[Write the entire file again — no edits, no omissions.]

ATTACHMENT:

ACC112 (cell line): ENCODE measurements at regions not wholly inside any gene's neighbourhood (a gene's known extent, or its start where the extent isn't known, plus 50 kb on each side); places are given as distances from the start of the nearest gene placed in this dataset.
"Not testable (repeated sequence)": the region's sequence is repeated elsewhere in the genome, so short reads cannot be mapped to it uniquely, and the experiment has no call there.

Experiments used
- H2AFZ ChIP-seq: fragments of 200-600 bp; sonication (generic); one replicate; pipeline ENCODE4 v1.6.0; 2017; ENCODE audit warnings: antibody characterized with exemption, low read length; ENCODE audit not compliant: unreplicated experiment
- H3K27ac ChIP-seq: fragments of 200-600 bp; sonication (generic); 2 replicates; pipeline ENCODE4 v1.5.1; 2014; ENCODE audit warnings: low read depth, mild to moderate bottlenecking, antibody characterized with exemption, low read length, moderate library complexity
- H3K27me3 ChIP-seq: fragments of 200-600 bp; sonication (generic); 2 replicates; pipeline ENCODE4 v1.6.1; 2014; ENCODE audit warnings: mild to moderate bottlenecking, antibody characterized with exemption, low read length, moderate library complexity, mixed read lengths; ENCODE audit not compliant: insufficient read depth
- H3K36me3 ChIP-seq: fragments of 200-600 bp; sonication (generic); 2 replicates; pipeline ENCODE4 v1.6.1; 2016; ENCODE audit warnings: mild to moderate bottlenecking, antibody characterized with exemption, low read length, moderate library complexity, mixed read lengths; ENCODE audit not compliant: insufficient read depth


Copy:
ACC112 (cell line): ENCODE measurements at regions not wholly inside any gene's neighbourhood (a gene's known extent, or its start where the extent isn't known, plus 50 kb on each side); places are given as distances from the start of the nearest gene placed in this dataset.
"Not testable (repeated sequence)": the region's sequence is repeated elsewhere in the genome, so short reads cannot be mapped to it uniquely, and the experiment has no call there.

Experiments used
- H2AFZ ChIP-seq: fragments of 200-600 bp; sonication (generic); one replicate; pipeline ENCODE4 v1.6.0; 2017; ENCODE audit warnings: antibody characterized with exemption, low read length; ENCODE audit not compliant: unreplicated experiment
- H3K27ac ChIP-seq: fragments of 200-600 bp; sonication (generic); 2 replicates; pipeline ENCODE4 v1.5.1; 2014; ENCODE audit warnings: low read depth, mild to moderate bottlenecking, antibody characterized with exemption, low read length, moderate library complexity
- H3K27me3 ChIP-seq: fragments of 200-600 bp; sonication (generic); 2 replicates; pipeline ENCODE4 v1.6.1; 2014; ENCODE audit warnings: mild to moderate bottlenecking, antibody characterized with exemption, low read length, moderate library complexity, mixed read lengths; ENCODE audit not compliant: insufficient read depth
- H3K36me3 ChIP-seq: fragments of 200-600 bp; sonication (generic); 2 replicates; pipeline ENCODE4 v1.6.1; 2016; ENCODE audit warnings: mild to moderate bottlenecking, antibody characterized with exemption, low read length, moderate library complexity, mixed read lengths; ENCODE audit not compliant: insufficient read depth